Brazil Organized Crime Writing

PCC Files Document Gang’s Explosive Growth in Brazil and Beyond

The discovery of the PCC files could aid authorities in developing an updated picture of the rapidly expanding crime group’s structure and finances.

This article was published at InSight Crime.

Authorities in Brazil have seized documents shedding new light on the expanding finances, membership and international reach of the country’s biggest crime group. But whether that information can be used to strike a significant blow against the gang remains unclear.

São Paulo state police officers and prosecutors discovered a trove of internal documents belonging to the First Capital Command (Primeiro Comando da Capital – PCC) that detail some of the crime group’s income streams, money laundering tactics and membership growth in Brazil and other countries, Estadão reported.

The documents point to the scale of the expansion the PCC has undergone in recent years.

According to estimates extrapolated by authorities from the documents, the PCC’s illicit activities earn the group at least $100 million and perhaps up to $200 million each year. The lower figure is more than double official estimates of the PCC’s annual income in 2015.

The documents also contained a recent PCC census that shows explosive growth in the group’s membership.

In its home state of São Paulo, authorities estimate the PCC has nearly doubled its ranks from 6,000 in 2012 to almost 11,000 today. Elsewhere in Brazil, the number of PCC members is estimated to have grown from just over 3,000 in 2014 to more than 20,000 today.

Additionally, the records illustrate how the PCC has managed its swelling ranks and finances.

According to the documents, unincarcerated PCC members pay a membership fee of 950 Brazilian reais ($250) per month. (Previous estimates suggest so-called “union dues” for incarcerated members range from 100 to 600 reais, or about $30 to $200, per month.) Based on these figures, membership fees bring the PCC upwards of $500,000 per year.

In order to handle these huge sums of dirty cash, the PCC has developed large-scale money laundering operations. For instance, the logs show that the group has purchased hundreds of gas stations with illicit funds.

The gang has also used currency exchange businesses to launder its proceeds. The logs show that the PCC transferred more than 4 million Brazilian reais (just over $1 million) to a single exchange house during just one two-week period in December 2017.

According to São Paulo authorities, the discovery of these internal documents came as part of an investigation into the February 2018 murders of two top PCC leaders: Fabiano Alves de Souza, alias “Paca,” and third-in-command Rogério Jeremias de Simone, alias “Gegê do Mangue.”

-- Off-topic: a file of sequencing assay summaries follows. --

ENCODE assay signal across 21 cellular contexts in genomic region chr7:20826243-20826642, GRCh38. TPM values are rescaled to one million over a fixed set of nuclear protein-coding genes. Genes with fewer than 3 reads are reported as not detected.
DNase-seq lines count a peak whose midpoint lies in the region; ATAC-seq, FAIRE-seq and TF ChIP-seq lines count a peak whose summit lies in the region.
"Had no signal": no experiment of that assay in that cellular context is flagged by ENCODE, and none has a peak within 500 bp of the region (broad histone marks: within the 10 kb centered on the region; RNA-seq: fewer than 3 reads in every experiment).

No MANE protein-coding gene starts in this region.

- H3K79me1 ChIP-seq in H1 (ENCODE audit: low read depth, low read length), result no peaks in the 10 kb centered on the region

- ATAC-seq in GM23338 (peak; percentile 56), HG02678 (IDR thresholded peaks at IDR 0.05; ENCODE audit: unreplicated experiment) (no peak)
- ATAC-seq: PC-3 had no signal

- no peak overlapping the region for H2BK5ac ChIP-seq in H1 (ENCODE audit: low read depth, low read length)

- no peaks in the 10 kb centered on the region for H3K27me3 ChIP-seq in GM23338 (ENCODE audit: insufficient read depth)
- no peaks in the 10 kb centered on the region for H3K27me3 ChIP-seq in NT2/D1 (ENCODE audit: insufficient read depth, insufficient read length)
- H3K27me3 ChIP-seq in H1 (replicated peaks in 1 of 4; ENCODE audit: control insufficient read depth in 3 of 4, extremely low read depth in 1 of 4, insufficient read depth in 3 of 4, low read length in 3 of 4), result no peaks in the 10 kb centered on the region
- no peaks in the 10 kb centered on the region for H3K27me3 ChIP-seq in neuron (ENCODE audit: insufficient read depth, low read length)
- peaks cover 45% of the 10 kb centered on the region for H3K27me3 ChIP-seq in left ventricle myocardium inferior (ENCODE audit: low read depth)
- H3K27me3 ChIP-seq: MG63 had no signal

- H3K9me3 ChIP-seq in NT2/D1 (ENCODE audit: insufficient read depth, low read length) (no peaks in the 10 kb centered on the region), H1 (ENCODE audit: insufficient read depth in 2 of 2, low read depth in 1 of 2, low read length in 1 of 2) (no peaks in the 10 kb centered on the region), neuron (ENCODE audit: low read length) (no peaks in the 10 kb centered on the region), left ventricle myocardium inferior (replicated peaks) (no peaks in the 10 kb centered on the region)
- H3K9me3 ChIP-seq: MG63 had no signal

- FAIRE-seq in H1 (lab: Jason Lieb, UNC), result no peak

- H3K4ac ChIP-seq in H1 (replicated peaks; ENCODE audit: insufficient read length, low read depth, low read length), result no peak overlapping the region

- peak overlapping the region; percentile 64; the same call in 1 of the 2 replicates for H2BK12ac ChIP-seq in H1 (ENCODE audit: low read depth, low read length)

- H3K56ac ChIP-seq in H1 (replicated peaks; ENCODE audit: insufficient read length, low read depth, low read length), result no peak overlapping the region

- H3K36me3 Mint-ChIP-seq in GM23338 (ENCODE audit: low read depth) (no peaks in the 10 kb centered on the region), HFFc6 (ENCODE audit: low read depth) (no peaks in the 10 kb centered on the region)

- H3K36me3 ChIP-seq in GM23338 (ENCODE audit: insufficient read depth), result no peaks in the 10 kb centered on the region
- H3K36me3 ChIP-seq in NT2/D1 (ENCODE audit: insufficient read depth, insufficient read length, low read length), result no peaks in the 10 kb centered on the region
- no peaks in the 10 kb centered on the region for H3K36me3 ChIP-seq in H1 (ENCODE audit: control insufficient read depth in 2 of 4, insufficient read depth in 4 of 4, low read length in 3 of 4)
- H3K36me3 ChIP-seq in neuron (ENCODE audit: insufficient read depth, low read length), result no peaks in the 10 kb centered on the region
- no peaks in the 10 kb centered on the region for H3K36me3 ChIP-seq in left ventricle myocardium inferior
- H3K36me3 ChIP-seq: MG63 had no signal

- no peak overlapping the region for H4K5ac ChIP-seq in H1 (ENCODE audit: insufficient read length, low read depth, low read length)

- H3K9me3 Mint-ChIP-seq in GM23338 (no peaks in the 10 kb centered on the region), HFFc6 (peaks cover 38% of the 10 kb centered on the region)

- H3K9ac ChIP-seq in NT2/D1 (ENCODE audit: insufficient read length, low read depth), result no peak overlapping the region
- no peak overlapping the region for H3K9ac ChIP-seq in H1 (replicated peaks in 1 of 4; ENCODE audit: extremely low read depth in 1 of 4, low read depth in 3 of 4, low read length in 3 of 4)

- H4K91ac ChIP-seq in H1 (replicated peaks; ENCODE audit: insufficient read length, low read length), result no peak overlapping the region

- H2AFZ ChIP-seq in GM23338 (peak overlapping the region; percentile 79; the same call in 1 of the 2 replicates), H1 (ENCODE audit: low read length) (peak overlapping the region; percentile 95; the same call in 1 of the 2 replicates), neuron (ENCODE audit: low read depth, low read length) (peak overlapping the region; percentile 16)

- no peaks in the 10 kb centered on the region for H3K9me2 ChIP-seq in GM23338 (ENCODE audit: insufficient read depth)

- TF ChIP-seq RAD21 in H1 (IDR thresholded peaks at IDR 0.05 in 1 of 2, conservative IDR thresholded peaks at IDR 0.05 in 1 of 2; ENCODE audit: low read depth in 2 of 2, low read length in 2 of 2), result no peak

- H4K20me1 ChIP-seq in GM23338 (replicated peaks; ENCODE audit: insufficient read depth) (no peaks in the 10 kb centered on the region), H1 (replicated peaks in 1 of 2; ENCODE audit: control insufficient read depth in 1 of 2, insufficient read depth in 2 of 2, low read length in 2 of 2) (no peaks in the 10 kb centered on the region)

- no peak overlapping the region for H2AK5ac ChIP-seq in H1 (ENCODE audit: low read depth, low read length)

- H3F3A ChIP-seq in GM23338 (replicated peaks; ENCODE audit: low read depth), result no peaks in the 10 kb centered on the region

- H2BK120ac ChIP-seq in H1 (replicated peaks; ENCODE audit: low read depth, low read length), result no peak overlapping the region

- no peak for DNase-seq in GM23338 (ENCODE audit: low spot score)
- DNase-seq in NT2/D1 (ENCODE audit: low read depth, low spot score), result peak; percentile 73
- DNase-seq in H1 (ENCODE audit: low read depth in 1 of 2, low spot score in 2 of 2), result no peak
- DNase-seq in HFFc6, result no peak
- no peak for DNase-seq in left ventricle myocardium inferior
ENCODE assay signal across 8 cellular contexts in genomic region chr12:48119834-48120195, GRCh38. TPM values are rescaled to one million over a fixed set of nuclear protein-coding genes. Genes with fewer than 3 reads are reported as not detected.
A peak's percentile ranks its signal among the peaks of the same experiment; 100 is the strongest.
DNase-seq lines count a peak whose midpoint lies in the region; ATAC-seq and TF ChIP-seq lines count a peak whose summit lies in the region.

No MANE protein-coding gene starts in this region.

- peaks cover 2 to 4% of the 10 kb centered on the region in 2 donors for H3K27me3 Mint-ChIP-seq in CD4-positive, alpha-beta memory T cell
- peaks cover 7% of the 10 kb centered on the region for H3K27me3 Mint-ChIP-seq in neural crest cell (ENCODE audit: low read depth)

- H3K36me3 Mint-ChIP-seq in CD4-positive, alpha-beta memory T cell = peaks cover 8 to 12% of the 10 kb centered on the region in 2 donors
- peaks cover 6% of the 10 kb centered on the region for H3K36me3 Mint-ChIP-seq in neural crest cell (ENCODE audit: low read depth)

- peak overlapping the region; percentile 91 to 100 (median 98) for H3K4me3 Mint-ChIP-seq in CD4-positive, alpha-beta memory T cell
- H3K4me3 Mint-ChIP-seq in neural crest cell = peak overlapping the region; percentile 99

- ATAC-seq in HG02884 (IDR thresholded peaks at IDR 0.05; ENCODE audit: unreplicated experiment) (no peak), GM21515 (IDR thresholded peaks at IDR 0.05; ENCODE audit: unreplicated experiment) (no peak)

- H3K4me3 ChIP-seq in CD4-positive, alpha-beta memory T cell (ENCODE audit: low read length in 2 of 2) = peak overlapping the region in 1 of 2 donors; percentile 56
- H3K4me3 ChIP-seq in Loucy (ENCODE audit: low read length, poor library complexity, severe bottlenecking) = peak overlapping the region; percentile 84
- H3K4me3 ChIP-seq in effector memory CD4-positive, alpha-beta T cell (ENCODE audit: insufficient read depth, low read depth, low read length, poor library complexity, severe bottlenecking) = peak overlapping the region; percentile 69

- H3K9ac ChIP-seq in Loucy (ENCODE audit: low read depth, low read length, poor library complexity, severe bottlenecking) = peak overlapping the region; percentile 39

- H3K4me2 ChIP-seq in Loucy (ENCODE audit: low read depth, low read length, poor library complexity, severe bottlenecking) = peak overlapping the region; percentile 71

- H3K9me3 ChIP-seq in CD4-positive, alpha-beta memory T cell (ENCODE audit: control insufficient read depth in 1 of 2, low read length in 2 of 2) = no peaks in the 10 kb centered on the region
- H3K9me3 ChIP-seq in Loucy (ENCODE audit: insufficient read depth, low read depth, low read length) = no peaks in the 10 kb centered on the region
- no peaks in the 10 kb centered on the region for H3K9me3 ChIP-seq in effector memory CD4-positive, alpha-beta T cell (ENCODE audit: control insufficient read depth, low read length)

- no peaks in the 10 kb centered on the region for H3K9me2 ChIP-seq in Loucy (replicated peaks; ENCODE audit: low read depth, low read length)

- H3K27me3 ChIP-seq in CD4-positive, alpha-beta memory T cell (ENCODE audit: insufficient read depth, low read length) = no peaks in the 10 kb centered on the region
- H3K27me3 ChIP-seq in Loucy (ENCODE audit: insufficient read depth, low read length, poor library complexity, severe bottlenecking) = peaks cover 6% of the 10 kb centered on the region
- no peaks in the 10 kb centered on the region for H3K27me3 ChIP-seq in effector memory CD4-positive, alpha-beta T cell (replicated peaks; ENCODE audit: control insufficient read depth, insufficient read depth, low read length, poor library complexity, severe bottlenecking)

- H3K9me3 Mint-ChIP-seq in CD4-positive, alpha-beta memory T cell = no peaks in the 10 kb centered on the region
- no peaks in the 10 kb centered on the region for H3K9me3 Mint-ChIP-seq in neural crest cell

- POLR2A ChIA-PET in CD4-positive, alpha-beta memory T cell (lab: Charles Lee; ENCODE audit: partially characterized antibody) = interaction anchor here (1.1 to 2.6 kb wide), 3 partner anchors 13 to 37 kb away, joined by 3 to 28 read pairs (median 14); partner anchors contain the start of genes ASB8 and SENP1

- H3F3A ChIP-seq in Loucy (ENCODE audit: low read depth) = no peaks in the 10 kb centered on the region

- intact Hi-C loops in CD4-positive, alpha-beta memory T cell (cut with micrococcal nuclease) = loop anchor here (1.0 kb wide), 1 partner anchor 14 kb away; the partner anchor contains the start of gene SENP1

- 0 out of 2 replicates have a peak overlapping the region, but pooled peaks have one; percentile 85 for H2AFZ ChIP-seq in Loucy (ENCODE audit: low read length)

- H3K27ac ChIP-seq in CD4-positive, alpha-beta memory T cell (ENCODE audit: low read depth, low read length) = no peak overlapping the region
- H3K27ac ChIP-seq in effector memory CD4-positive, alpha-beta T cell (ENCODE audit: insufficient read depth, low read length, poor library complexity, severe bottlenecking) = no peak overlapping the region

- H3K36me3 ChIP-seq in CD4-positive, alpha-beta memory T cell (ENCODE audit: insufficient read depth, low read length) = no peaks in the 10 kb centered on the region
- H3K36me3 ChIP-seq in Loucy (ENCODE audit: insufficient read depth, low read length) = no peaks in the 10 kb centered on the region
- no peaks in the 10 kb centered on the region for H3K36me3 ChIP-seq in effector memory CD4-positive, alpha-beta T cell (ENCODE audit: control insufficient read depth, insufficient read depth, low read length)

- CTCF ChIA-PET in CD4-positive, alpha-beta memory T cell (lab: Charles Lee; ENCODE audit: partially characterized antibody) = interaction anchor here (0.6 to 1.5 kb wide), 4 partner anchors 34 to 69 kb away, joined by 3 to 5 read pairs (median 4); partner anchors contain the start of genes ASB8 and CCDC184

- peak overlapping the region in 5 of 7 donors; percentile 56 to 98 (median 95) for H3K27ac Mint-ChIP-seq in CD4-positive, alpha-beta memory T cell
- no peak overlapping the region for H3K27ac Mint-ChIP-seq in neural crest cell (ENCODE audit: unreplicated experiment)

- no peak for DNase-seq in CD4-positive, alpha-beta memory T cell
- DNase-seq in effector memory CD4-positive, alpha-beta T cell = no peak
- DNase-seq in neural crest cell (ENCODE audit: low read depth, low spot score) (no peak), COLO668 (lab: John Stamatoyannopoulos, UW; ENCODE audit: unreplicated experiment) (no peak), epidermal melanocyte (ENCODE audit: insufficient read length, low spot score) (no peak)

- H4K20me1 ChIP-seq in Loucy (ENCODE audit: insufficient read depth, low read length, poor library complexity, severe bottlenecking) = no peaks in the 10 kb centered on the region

Investigators believe the slaying of Paca and Gegê do Mangue — considered the highest-ranking members of the PCC not behind bars — may have sparked a rift within the group’s leadership.

A PCC collaborator named Gilberto Aparecido dos Santos, alias “Fuminho,” may have ordered the killings without approval from the PCC’s top leader, Marco Willians Herbas Camacho, alias “Marcola.”

The week after Gegê do Mangue and Paca were killed, two of their presumed assassins, Wagner Ferreira da Silva, aliases “Waguininho” and “Cabelo Duro,” and his right-hand man José Adinaldo Moura, alias “Nado,” were also murdered.

Authorities said they uncovered the documents during a search of Nado’s home following his killing.

InSight Crime Analysis

The discovery of the PCC files could aid authorities in developing an updated picture of the rapidly expanding crime group’s structure and finances. But the information gleaned so far does not appear to be bringing investigators any closer to understanding the true inner workings of the gang or how to combat it.

Karina Biondi, a professor at the State University of Maranhão and author of an ethnography of the PCC, told InSight Crime that the recently found documents are far from the first used by authorities to “deduce its size, its mode of operation, its structure.”

Biondi warned that although the internal documents clearly show that “the PCC keeps on growing,” the data is unlikely to change authorities’ narrow conception of the gang or their approach to tackling it, which has failed to stop the group from evolving into one of the most powerful and sophisticated criminal organizations in the world.

Benjamin Lessing, a professor at the University of Chicago who has analyzed similar PCC documents, also told InSight Crime that acquiring such internal documents can be a significant boost for authorities, who can take a “few shards of different ledgers” and “reconstruct something like a picture of [the PCC’s] overall business,” Lessing said.

But, Lessing said, police and prosecutors often miss the opportunity to carefully analyze the data to “understand what really makes the organization tick and how it is making decisions.”

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